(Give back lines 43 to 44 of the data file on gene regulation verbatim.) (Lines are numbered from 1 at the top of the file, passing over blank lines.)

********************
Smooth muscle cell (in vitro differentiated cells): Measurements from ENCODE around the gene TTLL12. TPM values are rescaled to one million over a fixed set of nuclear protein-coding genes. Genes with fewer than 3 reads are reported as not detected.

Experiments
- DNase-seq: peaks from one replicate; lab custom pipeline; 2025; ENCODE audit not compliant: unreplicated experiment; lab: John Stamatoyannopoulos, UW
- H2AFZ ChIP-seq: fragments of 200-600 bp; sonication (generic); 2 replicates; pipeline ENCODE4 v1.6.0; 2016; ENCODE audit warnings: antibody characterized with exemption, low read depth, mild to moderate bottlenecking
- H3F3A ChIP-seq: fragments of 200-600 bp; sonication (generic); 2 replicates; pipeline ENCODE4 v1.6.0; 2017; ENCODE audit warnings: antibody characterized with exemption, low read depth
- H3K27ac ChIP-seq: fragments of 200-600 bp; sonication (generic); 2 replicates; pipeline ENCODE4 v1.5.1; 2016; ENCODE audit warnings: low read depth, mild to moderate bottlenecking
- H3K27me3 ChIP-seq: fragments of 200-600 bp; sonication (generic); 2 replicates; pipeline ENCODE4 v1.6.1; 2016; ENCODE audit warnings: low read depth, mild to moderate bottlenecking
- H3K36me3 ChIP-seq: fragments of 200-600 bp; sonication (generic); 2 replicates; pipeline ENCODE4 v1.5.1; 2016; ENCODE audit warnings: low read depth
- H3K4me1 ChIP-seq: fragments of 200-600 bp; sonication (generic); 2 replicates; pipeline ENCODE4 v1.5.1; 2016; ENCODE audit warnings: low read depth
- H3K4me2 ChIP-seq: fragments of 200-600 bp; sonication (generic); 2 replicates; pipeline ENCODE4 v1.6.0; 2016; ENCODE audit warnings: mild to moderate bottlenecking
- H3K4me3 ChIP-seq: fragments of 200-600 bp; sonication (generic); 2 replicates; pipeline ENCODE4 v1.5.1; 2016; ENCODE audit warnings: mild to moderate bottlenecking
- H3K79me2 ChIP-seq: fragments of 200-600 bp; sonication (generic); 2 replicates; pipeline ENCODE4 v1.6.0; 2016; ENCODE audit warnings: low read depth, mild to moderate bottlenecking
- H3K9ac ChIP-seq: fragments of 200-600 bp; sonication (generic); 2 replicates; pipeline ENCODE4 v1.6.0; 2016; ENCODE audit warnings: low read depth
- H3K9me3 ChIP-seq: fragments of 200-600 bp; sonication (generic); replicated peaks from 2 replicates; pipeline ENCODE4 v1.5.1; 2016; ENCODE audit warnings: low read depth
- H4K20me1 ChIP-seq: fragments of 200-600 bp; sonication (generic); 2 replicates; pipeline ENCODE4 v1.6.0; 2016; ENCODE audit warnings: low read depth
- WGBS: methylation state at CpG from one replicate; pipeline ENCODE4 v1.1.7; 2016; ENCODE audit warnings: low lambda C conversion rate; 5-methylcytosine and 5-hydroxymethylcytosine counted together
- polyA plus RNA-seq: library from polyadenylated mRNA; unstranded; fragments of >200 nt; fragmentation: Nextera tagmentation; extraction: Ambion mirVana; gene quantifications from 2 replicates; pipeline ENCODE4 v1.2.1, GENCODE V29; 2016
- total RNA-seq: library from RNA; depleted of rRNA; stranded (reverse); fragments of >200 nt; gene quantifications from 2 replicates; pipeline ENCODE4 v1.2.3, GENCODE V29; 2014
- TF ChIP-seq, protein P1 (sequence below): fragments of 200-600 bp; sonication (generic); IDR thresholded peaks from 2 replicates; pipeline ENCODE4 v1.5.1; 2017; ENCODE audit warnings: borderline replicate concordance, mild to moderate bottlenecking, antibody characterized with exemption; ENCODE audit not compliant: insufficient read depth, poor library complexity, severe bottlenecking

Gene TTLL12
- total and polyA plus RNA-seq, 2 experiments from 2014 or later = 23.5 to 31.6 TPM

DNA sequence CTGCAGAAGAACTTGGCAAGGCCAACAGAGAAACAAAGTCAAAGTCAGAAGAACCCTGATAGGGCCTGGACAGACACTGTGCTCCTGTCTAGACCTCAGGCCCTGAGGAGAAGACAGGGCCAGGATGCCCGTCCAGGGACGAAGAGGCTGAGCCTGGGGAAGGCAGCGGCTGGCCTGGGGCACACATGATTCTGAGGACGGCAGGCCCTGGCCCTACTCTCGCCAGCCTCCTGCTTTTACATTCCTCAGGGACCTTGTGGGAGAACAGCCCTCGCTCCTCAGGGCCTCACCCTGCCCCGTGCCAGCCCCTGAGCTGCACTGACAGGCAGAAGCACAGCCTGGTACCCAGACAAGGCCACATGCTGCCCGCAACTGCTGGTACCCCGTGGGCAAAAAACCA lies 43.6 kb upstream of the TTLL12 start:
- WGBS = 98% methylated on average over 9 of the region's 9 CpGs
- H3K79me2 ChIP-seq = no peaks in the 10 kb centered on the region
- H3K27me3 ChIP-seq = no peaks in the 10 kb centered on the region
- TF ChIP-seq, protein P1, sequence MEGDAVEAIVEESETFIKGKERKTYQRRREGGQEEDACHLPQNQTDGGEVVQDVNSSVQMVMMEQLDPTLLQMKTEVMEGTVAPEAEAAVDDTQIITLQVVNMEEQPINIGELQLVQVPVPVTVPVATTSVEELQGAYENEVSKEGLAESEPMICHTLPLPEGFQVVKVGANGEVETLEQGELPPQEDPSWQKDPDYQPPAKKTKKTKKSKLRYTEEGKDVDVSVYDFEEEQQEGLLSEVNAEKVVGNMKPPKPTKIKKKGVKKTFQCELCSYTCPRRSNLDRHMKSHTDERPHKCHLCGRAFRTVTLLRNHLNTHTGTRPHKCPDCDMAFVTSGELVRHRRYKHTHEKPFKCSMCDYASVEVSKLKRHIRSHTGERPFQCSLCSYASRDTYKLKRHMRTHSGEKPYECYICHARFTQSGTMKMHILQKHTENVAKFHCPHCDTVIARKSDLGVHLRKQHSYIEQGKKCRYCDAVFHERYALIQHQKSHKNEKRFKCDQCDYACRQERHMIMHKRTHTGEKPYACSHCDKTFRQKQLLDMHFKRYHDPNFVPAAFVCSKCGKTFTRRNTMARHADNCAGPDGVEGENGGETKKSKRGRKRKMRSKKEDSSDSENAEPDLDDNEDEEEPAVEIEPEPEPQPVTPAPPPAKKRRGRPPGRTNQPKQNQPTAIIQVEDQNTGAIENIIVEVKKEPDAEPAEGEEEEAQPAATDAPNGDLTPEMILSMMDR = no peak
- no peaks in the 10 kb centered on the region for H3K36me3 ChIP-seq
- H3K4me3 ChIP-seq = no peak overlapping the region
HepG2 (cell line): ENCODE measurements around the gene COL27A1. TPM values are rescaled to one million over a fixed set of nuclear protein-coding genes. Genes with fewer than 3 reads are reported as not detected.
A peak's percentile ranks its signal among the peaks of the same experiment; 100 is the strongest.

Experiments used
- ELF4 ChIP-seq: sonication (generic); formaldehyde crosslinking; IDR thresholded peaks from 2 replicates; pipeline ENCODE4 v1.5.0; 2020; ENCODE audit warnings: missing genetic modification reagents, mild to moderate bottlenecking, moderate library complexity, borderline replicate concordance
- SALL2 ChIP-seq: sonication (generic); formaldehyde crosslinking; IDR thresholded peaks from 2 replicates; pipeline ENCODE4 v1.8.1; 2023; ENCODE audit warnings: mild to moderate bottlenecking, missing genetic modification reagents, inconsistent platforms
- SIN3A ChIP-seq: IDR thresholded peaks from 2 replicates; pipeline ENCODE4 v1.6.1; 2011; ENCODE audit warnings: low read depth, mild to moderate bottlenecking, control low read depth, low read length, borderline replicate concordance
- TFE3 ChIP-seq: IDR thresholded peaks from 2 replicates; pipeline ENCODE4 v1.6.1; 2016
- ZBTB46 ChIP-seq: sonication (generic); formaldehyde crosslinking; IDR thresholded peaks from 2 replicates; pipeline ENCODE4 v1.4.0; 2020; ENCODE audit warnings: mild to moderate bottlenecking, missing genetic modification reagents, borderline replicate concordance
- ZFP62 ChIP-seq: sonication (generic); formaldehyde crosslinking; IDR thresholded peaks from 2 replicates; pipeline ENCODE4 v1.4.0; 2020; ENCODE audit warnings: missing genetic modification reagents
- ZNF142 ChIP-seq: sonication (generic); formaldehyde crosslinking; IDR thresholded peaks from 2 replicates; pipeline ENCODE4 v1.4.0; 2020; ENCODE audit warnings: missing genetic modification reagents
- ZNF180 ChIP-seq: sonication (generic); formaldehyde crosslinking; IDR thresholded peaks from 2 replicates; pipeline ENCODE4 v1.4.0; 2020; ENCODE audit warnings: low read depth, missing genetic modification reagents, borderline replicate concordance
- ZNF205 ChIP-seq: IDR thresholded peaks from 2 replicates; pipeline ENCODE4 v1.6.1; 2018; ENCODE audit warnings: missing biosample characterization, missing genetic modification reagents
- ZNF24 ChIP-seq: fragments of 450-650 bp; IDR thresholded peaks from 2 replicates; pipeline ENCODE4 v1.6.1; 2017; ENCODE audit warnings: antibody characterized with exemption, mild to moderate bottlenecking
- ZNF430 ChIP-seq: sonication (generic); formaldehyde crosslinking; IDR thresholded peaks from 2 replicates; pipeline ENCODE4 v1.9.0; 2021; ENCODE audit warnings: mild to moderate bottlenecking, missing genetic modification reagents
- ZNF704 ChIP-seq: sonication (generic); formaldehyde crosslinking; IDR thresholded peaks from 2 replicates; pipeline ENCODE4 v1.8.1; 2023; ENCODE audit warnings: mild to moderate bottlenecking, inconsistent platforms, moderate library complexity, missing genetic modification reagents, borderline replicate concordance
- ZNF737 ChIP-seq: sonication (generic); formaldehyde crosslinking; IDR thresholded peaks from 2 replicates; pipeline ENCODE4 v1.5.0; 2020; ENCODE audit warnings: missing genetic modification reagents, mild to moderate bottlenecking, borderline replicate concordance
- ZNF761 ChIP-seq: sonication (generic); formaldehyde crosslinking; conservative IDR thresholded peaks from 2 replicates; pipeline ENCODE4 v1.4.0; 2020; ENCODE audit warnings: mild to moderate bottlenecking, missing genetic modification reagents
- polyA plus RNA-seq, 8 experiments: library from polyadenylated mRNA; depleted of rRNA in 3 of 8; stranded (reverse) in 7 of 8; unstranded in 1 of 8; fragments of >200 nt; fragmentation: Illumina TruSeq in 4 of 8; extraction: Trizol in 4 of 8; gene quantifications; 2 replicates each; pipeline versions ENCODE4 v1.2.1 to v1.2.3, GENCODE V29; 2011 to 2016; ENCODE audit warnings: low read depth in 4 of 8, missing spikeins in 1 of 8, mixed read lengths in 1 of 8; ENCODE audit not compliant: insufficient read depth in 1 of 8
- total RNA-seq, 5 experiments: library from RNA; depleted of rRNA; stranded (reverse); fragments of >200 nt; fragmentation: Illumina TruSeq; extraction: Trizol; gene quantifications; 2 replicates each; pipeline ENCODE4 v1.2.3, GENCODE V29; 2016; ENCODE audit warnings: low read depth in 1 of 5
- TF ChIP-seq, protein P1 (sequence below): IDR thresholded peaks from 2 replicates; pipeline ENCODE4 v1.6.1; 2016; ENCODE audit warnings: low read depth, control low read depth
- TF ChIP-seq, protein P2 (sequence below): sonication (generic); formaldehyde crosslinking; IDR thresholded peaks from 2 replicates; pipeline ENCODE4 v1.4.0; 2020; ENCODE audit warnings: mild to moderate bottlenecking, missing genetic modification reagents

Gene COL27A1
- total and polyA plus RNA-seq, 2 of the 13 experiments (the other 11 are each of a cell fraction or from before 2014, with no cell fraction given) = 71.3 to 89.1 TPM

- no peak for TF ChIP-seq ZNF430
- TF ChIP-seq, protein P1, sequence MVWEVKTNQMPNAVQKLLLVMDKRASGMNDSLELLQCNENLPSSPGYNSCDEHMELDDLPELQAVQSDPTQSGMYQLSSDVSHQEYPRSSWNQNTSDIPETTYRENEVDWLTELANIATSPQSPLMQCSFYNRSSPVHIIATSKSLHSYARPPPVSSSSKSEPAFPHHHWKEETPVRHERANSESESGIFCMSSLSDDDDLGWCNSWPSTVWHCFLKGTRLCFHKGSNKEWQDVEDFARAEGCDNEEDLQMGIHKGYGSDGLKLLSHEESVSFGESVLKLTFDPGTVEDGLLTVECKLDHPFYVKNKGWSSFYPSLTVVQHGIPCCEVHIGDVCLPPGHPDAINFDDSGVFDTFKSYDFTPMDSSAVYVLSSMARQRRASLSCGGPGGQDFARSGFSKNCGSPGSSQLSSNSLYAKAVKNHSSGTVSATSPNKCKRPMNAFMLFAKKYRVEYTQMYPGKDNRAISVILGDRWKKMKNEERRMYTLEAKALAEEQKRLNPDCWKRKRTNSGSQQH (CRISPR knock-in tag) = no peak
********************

- ZNF704 ChIP-seq: sonication (generic); formaldehyde crosslinking; IDR thresholded peaks from 2 replicates; pipeline ENCODE4 v1.8.1; 2023; ENCODE audit warnings: mild to moderate bottlenecking, inconsistent platforms, moderate library complexity, missing genetic modification reagents, borderline replicate concordance
- ZNF737 ChIP-seq: sonication (generic); formaldehyde crosslinking; IDR thresholded peaks from 2 replicates; pipeline ENCODE4 v1.5.0; 2020; ENCODE audit warnings: missing genetic modification reagents, mild to moderate bottlenecking, borderline replicate concordance